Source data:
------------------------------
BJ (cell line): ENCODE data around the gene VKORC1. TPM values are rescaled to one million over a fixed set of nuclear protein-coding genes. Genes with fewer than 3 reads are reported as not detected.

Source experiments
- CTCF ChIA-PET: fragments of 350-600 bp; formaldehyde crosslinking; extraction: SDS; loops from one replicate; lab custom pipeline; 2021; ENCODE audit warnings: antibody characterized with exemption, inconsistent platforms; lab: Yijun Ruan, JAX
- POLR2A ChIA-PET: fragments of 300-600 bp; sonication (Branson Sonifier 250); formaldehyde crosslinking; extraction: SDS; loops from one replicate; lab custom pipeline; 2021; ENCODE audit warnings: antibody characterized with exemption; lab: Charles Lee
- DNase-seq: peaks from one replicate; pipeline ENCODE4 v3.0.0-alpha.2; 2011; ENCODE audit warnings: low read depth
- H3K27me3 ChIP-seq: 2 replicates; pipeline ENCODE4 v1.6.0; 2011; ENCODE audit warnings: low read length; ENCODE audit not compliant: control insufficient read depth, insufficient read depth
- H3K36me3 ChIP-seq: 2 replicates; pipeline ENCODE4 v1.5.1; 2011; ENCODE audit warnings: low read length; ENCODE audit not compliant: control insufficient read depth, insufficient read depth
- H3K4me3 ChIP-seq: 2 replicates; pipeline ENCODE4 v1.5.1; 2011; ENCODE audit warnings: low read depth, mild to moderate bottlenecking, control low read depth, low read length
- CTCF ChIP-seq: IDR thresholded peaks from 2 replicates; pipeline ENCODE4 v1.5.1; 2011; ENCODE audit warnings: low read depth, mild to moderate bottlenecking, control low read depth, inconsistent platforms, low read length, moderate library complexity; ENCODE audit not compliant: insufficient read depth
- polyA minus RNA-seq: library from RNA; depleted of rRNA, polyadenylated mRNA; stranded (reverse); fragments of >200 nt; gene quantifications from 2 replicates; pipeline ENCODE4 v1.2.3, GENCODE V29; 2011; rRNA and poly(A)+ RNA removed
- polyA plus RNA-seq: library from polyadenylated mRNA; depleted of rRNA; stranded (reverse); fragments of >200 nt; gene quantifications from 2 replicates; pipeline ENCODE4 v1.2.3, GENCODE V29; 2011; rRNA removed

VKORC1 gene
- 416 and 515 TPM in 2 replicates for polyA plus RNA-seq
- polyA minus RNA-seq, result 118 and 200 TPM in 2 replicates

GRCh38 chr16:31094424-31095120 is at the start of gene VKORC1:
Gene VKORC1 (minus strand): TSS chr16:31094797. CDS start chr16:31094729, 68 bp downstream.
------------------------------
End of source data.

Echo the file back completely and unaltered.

BJ (cell line): ENCODE data around the gene VKORC1. TPM values are rescaled to one million over a fixed set of nuclear protein-coding genes. Genes with fewer than 3 reads are reported as not detected.

Source experiments
- CTCF ChIA-PET: fragments of 350-600 bp; formaldehyde crosslinking; extraction: SDS; loops from one replicate; lab custom pipeline; 2021; ENCODE audit warnings: antibody characterized with exemption, inconsistent platforms; lab: Yijun Ruan, JAX
- POLR2A ChIA-PET: fragments of 300-600 bp; sonication (Branson Sonifier 250); formaldehyde crosslinking; extraction: SDS; loops from one replicate; lab custom pipeline; 2021; ENCODE audit warnings: antibody characterized with exemption; lab: Charles Lee
- DNase-seq: peaks from one replicate; pipeline ENCODE4 v3.0.0-alpha.2; 2011; ENCODE audit warnings: low read depth
- H3K27me3 ChIP-seq: 2 replicates; pipeline ENCODE4 v1.6.0; 2011; ENCODE audit warnings: low read length; ENCODE audit not compliant: control insufficient read depth, insufficient read depth
- H3K36me3 ChIP-seq: 2 replicates; pipeline ENCODE4 v1.5.1; 2011; ENCODE audit warnings: low read length; ENCODE audit not compliant: control insufficient read depth, insufficient read depth
- H3K4me3 ChIP-seq: 2 replicates; pipeline ENCODE4 v1.5.1; 2011; ENCODE audit warnings: low read depth, mild to moderate bottlenecking, control low read depth, low read length
- CTCF ChIP-seq: IDR thresholded peaks from 2 replicates; pipeline ENCODE4 v1.5.1; 2011; ENCODE audit warnings: low read depth, mild to moderate bottlenecking, control low read depth, inconsistent platforms, low read length, moderate library complexity; ENCODE audit not compliant: insufficient read depth
- polyA minus RNA-seq: library from RNA; depleted of rRNA, polyadenylated mRNA; stranded (reverse); fragments of >200 nt; gene quantifications from 2 replicates; pipeline ENCODE4 v1.2.3, GENCODE V29; 2011; rRNA and poly(A)+ RNA removed
- polyA plus RNA-seq: library from polyadenylated mRNA; depleted of rRNA; stranded (reverse); fragments of >200 nt; gene quantifications from 2 replicates; pipeline ENCODE4 v1.2.3, GENCODE V29; 2011; rRNA removed

VKORC1 gene
- 416 and 515 TPM in 2 replicates for polyA plus RNA-seq
- polyA minus RNA-seq, result 118 and 200 TPM in 2 replicates

GRCh38 chr16:31094424-31095120 is at the start of gene VKORC1:
Gene VKORC1 (minus strand): TSS chr16:31094797. CDS start chr16:31094729, 68 bp downstream.